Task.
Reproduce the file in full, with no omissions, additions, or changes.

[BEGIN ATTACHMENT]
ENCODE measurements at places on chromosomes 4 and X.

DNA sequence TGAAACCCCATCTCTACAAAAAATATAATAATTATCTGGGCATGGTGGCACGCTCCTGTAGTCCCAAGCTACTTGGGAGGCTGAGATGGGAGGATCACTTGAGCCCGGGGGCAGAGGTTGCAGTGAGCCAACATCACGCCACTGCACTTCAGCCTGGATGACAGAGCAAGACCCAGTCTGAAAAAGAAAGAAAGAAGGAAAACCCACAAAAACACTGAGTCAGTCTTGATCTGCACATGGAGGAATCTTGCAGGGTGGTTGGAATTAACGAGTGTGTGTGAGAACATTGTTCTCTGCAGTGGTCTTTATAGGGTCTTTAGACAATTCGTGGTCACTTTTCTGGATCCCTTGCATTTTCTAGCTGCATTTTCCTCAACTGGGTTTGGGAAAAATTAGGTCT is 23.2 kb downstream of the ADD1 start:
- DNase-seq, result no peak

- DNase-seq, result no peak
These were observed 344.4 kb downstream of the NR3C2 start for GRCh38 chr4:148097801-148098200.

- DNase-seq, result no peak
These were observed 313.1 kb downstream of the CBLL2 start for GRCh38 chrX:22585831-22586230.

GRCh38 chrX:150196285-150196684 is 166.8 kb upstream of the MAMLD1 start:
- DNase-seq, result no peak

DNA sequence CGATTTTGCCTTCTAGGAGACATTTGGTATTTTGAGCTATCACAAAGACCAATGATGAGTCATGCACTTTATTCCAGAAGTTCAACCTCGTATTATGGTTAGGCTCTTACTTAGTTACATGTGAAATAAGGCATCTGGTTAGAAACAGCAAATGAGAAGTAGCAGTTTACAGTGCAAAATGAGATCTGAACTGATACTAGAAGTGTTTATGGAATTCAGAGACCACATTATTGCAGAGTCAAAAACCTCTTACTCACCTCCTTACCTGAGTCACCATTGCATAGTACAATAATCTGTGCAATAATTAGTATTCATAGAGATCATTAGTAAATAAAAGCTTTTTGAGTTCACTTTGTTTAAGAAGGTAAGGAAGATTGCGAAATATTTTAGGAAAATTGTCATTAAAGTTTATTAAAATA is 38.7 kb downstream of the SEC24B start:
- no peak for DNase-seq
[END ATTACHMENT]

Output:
ENCODE measurements at places on chromosomes 4 and X.

DNA sequence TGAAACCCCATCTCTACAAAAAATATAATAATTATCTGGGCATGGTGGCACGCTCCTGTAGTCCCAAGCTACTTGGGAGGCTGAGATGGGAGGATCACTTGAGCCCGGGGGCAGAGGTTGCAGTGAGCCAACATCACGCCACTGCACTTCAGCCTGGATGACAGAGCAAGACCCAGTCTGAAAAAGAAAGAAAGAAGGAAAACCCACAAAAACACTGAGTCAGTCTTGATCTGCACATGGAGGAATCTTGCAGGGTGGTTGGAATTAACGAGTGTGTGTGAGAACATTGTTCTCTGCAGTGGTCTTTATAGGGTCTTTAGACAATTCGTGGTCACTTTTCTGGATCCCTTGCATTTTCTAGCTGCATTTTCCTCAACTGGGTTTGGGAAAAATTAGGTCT is 23.2 kb downstream of the ADD1 start:
- DNase-seq, result no peak

- DNase-seq, result no peak
These were observed 344.4 kb downstream of the NR3C2 start for GRCh38 chr4:148097801-148098200.

- DNase-seq, result no peak
These were observed 313.1 kb downstream of the CBLL2 start for GRCh38 chrX:22585831-22586230.

GRCh38 chrX:150196285-150196684 is 166.8 kb upstream of the MAMLD1 start:
- DNase-seq, result no peak

DNA sequence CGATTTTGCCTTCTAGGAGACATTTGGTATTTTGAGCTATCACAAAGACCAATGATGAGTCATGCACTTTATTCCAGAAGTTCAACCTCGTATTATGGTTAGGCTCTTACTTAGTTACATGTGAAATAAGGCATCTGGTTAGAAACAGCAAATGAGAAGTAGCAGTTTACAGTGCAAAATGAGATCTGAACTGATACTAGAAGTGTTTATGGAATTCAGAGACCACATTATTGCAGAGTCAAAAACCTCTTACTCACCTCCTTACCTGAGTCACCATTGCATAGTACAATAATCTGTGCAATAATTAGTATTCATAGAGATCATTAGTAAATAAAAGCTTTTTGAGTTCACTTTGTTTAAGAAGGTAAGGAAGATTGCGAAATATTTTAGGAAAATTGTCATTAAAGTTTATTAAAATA is 38.7 kb downstream of the SEC24B start:
- no peak for DNase-seq